The article is about the struggle underwent by immigrants, African Americans and women to bring in equality among the USA citizens whenever they were pushed down in public areas such as work places and schools, against the denial of rights and hindrances to lead a discrimination free life. Since the day of independence US government supported diaspora and immigrants by sanctioning open borders policy which constituted of no laws or acts for almost 80 years, it has been a subtle support from the US government and the people of US. It is clearly evident from the events that are discussed in the following paragraphs that they lacked the quality of adaptability.
Immigrants and their life in USA
Throughout the History of USA, policies to save the immigrants from discrimination confronted various forms of prejudice such as racism, sexism and discrimination at all levels and in all aspects. The restrictive immigration act has made it even more difficult for unregistered immigrants to undergo a lot of process for a legal recognition in USA. In cases where there is a failure to maintain statutory records for their citizenship or immigration, marriage with a USA citizen or living with a USA member or family takes a span of three to ten years to become eligible for marriage or abode through gaining green card, which is the only option.
Indian immigrants in the USA were about to gain independence, a year before India gained independence, when U.S. President Truman signed the Luce-Celler Bill by 1946 to sanction them the rights of citizenship, perhaps it all ended so early since the President faced his death before the bill came into existence. Though the open border policy was signed right after the independence it did not help the immigrants much as they were inspired by the regulation of immigration in Europe which followed no rules to shape immigration.
Asians were denied the right for citizenship, where they were used for their economical labor skills. Chinese were the first ones from Asia to reach USA, where they were vehemently denied employment opportunities by unions there. Punjabi immigrants of India found Canada to be their favorite place for labor since they required no visa to reach Canada, with British and Canada being British dominions. Increased labor from India threatened Canada to an extent to close doors for Indians and tighten the travel between USA and Canada that they started targeting USA there upon.
People who reach USA as immigrants equip themselves with the expected professional requirements, required foreign languages and cross cultural work qualities. Perhaps one noticeable thing is that unlike Canada and Australia there is no official attempt from USA to scrutinize the immigrants for their education, experience or any expected capabilities. This is mainly for the reason that USA does not want to assume the responsibility to assure them a job, hence the scrutiny for their educational qualification and experience is not tightened.
The past ten years of history in USA projects a record of the immigrants who landed in USA with their graduation done abroad such as Latin Americans, Asians and Europeans are 42%, 21% and 18% respectively. (MPI analysis – USA Central Bureau and Bureau of Labor Statistics, Juliana Barbassa, Associated Press, 2007, Educated immigrants struggle to find work)
The immigration policy had statutory rules to accept heterosexual marriages, transsexual relationships were never recognized and it was considered illegitimate. In addition it a tough task for the transgender individuals to gain citizenship in USA, they were ordered to get the documents from the host country to their guest country which was most of the times impossible. There are also cases where the families were forced to break up as they do not fall within the limits of the judicial boundaries.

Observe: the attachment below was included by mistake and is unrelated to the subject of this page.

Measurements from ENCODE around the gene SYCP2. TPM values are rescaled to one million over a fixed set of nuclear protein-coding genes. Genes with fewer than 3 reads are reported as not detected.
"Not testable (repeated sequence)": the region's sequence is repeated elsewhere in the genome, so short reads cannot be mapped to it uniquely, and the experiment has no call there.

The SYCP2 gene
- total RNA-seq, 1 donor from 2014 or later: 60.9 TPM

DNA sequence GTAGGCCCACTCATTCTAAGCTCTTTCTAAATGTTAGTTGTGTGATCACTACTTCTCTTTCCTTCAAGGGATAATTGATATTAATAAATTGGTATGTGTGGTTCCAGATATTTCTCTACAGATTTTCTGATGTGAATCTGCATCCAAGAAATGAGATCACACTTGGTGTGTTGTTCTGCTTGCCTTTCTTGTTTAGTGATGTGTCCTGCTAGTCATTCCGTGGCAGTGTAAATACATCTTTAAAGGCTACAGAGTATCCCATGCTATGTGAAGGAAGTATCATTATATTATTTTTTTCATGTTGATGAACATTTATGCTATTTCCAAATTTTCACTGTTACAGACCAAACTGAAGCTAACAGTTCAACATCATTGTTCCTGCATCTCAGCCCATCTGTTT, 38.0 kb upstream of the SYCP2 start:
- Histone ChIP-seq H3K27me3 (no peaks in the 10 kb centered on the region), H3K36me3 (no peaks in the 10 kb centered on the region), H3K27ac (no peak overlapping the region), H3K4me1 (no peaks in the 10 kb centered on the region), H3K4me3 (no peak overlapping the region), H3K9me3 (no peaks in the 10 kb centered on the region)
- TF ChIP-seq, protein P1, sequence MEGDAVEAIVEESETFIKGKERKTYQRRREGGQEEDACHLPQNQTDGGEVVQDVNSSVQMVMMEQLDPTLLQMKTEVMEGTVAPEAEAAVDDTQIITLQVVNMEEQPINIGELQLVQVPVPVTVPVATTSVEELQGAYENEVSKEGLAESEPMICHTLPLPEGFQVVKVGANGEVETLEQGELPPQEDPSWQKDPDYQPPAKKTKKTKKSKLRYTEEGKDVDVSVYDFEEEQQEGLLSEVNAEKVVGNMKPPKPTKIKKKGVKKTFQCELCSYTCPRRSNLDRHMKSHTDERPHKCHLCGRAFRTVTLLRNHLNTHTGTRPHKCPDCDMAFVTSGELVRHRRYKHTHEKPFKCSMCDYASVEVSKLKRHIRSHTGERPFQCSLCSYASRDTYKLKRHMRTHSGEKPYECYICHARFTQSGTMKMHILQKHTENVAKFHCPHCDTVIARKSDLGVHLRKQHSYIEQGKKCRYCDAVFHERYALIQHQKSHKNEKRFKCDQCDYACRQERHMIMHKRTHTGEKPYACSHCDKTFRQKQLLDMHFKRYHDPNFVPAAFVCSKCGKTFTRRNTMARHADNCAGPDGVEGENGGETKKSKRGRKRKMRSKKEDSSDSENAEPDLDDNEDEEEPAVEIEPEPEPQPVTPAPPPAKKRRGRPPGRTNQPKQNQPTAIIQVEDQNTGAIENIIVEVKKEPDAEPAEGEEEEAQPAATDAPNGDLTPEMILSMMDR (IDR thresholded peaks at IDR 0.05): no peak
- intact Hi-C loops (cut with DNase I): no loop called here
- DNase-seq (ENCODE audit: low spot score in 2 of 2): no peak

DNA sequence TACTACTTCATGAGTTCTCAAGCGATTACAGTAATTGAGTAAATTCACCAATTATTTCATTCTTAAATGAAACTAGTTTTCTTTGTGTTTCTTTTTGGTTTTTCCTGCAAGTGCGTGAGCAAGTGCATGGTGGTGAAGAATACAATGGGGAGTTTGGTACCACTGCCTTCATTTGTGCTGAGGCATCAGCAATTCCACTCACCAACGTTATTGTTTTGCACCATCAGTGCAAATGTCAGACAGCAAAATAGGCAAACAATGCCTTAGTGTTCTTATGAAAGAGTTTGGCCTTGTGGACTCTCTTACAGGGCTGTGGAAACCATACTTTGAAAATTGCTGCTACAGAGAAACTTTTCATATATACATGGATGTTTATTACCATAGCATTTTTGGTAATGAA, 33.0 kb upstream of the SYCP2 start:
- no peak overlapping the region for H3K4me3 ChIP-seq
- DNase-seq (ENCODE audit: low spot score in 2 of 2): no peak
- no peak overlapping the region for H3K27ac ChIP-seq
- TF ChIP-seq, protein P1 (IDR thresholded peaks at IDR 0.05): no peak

Let us have a look at the statutory steps taken towards the welfare of the immigrants. Mexican problem – USA restricted liberalization of Mexicans in USA, which increased the population of Mexican by 22 percentage from 8.8 million to 14.4 million within a span of 20 years from 1920 to 1940. Mexican population settled in their Mexican communities which made their presence in the whole of Southwest of USA. Mexican- American population started spreading rapidly with the direct increase in demand for Mexican food, music and Spanish language everywhere.
The economic crisis in 1930 was attributed to the rapid Mexican immigration and racial bias. Report says that almost 50,000 Mexicans in 1924 left to Mexico due to exemption to work in American industries. All possible efforts from USA judiciary were attempted to curb the flow of Mexico into USA which were exploded by the Cantaloupe strike by 1928 under the guidance and support of Mexican government with the result being the freedom for Mexican women to work in industries(Gamio, 1930). Owing to the increased demand in labor force during the World War II, almost 3,50,000 Mexicans who fell in the category of temporary workers were made permanent. Meanwhile the anti- immigrants moment picked up the moment between 1970s and 1980s. Perhaps they were given the vote to right in 1975.
Takao Ozawa, a Japanese who applied to US District Court to be a citizen of US, was denied on the grounds that he was a Japanese even after having shown a proof of 20 years of residence in US. This questioned the Naturalization Act of 1906. Followed by it in 1923, the case of Bhagat Singh Thind which argued for no eligibility of Asian Indians for the citizenship in US made US statutory bodies to research on the definition of white to give them extra privilege. This made a clear evident that almost all the immigrants were denied the vote of right.
World War I in 1924 created a revolutionary change in accepting almost all the temporary workers as permanent workers granted with the right of citizenship inclusive of Indians. This became compulsive as US was in great demand of workers I war industries which lead to tiring and unflinching work attitude to meet the demands. This was sanctioned with the thought of encouragement to the workers.
Congress in 1943 helped the repeal of the Chinese exclusion act demolishing the intention of discrimination of Chinese immigrants which led to the complications in the relationship between Filipino and Indians with US in 1946, as the act was biased towards Chinese not considering Indians and Filipinos in the picture.
In 1952, Immigration and National Act was passed with the system introduced to prefer the scrutiny and selection of immigrants based on the educational values, skill sets and experience. It just continues to reflect discrimination by acknowledging the national origin quota system to continue. Despite President Truman’s veto the act gained public support influenced by the Congress. Perhaps the Voting Rights act in 1965, the sanction of voting rights to the immigrants was a great relief. The Voting Rights Act was amended in 1971 and 1975 for the setting of voting rights to 18 years old individuals and including language aids to immigrants who lacked language knowledge.
Struggle of women and immigrant women to gain rights in USA